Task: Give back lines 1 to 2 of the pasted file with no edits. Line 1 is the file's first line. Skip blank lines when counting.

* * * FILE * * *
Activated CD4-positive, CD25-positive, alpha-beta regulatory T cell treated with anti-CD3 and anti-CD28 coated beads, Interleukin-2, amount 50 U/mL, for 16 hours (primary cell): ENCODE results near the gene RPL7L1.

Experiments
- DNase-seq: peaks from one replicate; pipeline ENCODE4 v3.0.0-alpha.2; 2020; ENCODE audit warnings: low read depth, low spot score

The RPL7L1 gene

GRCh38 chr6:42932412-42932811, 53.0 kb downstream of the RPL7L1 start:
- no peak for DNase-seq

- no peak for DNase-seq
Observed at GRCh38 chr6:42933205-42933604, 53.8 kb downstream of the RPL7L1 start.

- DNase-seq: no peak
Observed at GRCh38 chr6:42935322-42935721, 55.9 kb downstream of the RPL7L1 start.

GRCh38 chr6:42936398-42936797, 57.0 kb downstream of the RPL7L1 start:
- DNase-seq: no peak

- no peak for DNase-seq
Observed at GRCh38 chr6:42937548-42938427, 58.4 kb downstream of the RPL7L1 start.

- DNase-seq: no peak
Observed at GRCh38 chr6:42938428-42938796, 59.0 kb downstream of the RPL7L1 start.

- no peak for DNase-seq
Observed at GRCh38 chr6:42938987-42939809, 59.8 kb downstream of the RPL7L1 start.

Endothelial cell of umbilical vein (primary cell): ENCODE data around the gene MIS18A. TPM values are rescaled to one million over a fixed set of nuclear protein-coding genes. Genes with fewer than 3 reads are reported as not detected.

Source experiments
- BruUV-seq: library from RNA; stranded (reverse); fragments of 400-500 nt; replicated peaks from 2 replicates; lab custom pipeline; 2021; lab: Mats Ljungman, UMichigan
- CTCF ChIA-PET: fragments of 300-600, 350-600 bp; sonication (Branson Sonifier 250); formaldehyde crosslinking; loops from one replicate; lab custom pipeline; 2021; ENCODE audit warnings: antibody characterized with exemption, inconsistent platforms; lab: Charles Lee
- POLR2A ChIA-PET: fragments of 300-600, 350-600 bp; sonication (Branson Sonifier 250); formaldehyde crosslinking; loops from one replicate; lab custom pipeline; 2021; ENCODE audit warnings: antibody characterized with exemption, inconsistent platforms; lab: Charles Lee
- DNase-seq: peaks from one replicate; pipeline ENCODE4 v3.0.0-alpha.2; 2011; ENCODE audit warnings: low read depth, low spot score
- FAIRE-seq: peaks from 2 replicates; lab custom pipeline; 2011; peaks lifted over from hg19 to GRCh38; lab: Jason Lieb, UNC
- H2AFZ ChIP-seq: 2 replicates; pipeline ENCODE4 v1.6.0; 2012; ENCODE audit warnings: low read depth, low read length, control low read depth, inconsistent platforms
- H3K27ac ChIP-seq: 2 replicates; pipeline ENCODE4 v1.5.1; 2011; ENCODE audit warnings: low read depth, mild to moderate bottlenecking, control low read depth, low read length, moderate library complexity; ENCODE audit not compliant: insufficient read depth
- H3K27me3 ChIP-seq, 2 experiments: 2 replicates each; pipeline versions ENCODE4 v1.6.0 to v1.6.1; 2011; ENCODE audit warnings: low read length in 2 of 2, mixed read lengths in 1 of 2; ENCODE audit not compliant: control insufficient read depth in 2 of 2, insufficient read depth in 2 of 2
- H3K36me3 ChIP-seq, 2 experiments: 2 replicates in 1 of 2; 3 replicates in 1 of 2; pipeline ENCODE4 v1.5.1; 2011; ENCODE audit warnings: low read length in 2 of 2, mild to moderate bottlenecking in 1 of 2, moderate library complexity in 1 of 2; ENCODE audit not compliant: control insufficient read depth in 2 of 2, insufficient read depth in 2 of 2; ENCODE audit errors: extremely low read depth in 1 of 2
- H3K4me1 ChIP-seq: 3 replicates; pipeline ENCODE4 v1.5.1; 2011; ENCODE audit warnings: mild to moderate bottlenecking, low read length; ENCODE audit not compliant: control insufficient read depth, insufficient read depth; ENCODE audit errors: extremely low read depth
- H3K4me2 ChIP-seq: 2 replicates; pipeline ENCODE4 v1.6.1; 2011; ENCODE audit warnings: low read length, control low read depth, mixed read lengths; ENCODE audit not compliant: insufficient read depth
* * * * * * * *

Activated CD4-positive, CD25-positive, alpha-beta regulatory T cell treated with anti-CD3 and anti-CD28 coated beads, Interleukin-2, amount 50 U/mL, for 16 hours (primary cell): ENCODE results near the gene RPL7L1.

Experiments